|Dark matters: gothic landscape and women’s writing in the 19th and 20th century British novel
||This work traces a connection between gothic narratives, noted for their particular depictions of carceral and sublime landscapes, and a women's rhetorical tradition elided by Plato and Aristotle. In order to accomplish this work, I follow Krista Rat...
|“I cannot get out, as the starling said–”: estate improvements, gender, and morality in Mansfield park and “the greatest improvement the house ever had–”: physical space, gender, and class in persuasion
||Mansfield Park's presentation of gender roles and relationships is complex and fraught with potential contradictions. Fanny Price, with her seemingly antiquated notions of estate improvement and romanticized nature, becomes an effectual yet subtle pr...
|"Disturb not her dream:" the influence of Jacobite coding on Robert Burns's poetry ; and, Neither black nor white: Gray's liminal pastoral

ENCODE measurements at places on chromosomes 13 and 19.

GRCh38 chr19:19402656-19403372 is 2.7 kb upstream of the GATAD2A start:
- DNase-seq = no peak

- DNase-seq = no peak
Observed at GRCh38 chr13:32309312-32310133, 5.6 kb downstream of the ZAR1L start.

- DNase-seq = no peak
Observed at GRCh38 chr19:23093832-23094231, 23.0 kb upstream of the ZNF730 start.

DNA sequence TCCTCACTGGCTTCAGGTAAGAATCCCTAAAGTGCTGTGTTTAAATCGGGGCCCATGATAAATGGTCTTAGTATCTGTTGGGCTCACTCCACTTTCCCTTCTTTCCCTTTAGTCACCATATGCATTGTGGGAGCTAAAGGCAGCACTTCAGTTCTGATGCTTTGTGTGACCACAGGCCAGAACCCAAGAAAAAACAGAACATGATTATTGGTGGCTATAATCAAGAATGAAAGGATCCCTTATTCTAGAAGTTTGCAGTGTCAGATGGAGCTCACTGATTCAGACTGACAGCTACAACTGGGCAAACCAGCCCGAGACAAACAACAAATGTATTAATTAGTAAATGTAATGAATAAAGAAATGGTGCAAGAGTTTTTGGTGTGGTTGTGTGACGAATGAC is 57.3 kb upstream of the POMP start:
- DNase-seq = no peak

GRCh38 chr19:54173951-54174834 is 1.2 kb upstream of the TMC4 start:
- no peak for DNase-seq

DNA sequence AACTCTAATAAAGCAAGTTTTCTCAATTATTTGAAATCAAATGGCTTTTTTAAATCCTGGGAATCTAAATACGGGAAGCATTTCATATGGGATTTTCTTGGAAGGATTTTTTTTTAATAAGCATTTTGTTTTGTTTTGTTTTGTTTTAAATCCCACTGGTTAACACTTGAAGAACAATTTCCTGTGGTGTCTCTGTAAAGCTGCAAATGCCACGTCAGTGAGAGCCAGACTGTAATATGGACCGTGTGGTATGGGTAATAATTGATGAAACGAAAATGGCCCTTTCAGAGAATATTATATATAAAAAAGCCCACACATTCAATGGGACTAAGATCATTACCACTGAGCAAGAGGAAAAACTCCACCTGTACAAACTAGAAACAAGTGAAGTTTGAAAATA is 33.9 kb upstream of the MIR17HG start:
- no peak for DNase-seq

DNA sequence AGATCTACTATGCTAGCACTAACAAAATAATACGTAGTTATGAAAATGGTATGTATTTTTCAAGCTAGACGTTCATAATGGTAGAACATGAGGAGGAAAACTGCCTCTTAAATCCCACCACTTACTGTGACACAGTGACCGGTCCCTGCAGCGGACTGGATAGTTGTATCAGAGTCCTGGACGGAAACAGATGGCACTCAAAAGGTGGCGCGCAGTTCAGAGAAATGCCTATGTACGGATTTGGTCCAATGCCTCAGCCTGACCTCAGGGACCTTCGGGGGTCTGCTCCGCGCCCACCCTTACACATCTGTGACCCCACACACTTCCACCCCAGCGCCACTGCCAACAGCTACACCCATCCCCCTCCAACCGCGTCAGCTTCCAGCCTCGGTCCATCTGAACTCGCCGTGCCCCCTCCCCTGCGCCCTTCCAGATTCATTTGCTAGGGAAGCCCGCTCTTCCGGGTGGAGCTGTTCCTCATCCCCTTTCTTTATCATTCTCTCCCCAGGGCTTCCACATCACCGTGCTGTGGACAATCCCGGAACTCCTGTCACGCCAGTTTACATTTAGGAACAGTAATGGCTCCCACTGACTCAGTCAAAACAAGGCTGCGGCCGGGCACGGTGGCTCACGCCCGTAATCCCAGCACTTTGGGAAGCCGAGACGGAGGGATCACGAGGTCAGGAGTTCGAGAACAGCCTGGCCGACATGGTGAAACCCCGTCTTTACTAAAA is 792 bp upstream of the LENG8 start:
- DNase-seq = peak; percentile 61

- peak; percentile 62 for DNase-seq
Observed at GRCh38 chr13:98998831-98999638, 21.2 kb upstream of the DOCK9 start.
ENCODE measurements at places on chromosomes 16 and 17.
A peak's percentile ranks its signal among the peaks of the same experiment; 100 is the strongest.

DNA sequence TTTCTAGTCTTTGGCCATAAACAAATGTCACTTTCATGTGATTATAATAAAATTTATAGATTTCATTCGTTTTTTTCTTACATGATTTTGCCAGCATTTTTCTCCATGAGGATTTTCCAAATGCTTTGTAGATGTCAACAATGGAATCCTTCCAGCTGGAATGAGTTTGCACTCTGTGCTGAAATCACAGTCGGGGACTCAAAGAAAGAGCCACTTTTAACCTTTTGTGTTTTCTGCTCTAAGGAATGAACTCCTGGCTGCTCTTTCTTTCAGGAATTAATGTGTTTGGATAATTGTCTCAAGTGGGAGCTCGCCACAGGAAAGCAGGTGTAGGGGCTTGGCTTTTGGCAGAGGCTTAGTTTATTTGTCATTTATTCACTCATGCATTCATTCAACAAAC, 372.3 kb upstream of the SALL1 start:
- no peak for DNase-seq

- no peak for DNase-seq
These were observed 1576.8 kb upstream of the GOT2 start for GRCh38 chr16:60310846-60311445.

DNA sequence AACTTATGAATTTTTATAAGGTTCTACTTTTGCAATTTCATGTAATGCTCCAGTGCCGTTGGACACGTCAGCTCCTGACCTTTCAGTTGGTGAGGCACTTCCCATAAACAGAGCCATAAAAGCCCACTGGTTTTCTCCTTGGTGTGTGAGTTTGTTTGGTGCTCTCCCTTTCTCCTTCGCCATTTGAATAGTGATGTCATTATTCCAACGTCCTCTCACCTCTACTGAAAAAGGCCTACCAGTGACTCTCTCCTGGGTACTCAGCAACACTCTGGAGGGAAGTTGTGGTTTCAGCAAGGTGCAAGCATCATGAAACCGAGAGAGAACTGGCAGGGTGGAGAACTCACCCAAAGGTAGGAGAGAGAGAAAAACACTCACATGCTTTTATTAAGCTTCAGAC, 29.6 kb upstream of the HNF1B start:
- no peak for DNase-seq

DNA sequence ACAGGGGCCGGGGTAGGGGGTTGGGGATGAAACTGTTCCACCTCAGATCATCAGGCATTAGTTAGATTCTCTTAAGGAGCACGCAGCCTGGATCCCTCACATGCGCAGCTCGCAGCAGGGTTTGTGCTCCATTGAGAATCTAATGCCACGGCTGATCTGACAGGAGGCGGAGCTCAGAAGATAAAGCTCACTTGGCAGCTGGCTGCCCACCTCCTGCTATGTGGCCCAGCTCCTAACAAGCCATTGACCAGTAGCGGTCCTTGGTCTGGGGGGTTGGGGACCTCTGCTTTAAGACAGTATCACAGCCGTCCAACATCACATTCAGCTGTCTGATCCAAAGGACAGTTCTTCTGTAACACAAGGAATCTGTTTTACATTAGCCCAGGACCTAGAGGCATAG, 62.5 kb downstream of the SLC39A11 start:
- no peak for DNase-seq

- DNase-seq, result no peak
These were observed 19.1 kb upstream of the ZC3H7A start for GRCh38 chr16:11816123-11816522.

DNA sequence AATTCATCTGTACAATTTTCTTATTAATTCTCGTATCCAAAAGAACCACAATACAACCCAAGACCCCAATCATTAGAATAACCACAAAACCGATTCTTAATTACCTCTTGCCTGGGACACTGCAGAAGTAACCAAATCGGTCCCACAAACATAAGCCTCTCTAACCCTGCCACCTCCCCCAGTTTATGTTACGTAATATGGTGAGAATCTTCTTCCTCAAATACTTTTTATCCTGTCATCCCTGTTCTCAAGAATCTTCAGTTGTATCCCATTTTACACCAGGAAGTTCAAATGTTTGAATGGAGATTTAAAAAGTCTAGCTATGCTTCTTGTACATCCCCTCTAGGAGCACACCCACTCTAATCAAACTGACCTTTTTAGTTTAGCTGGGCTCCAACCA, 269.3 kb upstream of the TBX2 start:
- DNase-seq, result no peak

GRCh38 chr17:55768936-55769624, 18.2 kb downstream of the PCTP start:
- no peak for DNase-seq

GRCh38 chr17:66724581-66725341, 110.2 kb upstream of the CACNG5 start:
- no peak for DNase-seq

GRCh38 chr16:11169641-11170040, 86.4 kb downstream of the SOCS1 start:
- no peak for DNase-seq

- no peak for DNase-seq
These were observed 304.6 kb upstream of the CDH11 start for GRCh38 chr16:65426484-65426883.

||Robert Burns has collected many personas throughout literary history. Known separately as a political satirist, bawdy poet, and romantic bard, Burns is often attributed with only one of these identities at a time. Many critics seem to ignore the impo...
|Declamation and dismemberment: rhetoric, the body, and disarticulation in four Victorian horror novels
||The fundamental question this dissertation seeks to answer is how late-Victorian horror fiction produced fear for its contemporary audiences. This study argues that the answer to this question lies in the areas of rhetoric—more specifically, oratory—...